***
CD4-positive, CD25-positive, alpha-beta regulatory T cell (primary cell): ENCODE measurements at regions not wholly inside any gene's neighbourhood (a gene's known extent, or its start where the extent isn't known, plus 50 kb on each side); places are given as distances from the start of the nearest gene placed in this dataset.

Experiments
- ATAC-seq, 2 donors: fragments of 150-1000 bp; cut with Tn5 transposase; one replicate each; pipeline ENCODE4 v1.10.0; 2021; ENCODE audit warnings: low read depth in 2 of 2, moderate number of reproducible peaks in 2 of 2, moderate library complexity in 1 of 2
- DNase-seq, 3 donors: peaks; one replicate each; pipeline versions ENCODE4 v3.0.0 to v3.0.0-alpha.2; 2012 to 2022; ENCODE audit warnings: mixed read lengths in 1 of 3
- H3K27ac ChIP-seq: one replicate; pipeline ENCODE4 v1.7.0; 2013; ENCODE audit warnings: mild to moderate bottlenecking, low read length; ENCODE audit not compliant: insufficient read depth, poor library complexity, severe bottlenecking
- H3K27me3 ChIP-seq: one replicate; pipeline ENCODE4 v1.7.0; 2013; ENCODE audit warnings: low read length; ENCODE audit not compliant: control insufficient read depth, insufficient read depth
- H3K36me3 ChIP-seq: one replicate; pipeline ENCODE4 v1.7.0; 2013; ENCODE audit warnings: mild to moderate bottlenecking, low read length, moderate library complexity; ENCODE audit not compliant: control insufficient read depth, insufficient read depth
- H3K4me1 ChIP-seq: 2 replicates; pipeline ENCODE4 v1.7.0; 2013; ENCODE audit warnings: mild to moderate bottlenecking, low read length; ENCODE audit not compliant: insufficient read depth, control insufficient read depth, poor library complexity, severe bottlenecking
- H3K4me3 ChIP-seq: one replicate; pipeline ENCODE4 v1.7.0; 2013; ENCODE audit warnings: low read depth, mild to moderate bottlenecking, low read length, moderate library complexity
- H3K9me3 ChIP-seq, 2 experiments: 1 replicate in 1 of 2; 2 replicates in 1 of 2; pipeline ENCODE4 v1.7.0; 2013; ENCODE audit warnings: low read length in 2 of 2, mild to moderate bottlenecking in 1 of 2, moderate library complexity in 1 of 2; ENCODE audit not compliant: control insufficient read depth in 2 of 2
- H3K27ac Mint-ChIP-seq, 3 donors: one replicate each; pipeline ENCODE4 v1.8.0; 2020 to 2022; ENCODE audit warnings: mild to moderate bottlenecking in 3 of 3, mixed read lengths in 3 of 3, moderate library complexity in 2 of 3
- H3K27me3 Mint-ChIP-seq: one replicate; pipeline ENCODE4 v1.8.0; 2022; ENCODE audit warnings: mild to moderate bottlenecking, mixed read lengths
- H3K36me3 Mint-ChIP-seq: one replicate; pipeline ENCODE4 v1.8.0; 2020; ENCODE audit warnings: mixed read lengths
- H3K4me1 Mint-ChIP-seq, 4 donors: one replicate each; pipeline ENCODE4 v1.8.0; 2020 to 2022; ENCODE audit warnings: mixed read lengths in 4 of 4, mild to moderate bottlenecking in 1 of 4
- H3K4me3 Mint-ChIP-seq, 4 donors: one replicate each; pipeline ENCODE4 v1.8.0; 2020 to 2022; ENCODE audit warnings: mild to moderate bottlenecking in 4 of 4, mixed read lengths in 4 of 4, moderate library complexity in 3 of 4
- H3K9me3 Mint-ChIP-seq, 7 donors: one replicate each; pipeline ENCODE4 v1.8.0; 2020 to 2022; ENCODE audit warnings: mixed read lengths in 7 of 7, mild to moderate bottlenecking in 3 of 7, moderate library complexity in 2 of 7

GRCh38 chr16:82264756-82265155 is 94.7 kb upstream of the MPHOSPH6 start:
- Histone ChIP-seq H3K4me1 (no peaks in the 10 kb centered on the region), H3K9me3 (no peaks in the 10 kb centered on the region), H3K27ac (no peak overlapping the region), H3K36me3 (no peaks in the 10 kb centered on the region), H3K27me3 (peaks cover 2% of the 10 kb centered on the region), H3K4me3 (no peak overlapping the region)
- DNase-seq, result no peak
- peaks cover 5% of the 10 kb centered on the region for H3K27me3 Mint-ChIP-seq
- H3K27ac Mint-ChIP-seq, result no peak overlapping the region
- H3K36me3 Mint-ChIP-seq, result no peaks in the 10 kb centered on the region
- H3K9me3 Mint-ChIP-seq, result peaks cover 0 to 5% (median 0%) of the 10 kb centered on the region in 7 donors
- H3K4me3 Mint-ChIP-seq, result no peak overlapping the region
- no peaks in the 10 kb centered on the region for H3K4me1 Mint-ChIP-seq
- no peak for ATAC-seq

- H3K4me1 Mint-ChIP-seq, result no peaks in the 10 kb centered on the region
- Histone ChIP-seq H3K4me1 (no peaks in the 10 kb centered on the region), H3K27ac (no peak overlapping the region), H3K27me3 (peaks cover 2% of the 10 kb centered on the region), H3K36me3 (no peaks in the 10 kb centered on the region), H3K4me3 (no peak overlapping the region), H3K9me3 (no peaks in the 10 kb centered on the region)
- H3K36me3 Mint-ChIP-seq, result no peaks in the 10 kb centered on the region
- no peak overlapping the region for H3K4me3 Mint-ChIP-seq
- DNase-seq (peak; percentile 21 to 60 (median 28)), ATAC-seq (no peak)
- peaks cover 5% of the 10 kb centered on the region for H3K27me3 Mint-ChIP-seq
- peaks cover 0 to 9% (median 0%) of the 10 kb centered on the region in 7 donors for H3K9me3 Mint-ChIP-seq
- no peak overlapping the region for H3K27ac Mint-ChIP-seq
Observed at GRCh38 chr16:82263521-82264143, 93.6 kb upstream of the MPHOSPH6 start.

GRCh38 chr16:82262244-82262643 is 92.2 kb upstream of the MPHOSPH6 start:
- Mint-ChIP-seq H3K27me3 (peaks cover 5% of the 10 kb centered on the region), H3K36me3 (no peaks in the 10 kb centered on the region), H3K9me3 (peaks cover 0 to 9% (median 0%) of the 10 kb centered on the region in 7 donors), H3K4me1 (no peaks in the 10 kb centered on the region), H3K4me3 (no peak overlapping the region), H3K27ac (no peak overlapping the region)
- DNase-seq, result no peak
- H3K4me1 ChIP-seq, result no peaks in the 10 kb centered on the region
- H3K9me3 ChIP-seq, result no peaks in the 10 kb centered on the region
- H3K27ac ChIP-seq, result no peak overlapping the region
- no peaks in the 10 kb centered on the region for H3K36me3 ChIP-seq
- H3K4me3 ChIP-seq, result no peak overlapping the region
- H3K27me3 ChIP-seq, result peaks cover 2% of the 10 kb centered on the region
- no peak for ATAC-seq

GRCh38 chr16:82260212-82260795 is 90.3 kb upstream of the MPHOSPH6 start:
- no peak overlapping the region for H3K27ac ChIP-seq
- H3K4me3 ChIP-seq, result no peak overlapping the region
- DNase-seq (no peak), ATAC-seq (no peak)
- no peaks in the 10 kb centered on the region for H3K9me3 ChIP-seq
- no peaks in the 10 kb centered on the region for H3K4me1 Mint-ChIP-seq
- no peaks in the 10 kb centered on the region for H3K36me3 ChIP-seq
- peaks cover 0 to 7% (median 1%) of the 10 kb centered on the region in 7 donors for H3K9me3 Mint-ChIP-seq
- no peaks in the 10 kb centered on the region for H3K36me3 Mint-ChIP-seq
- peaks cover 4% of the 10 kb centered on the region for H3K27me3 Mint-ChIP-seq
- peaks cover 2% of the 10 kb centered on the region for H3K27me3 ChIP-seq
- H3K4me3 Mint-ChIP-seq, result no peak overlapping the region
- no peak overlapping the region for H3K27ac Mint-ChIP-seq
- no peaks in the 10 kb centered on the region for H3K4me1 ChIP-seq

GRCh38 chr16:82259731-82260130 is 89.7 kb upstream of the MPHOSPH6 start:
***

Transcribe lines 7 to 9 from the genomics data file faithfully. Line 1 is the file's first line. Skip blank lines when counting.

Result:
- H3K36me3 ChIP-seq: one replicate; pipeline ENCODE4 v1.7.0; 2013; ENCODE audit warnings: mild to moderate bottlenecking, low read length, moderate library complexity; ENCODE audit not compliant: control insufficient read depth, insufficient read depth
- H3K4me1 ChIP-seq: 2 replicates; pipeline ENCODE4 v1.7.0; 2013; ENCODE audit warnings: mild to moderate bottlenecking, low read length; ENCODE audit not compliant: insufficient read depth, control insufficient read depth, poor library complexity, severe bottlenecking
- H3K4me3 ChIP-seq: one replicate; pipeline ENCODE4 v1.7.0; 2013; ENCODE audit warnings: low read depth, mild to moderate bottlenecking, low read length, moderate library complexity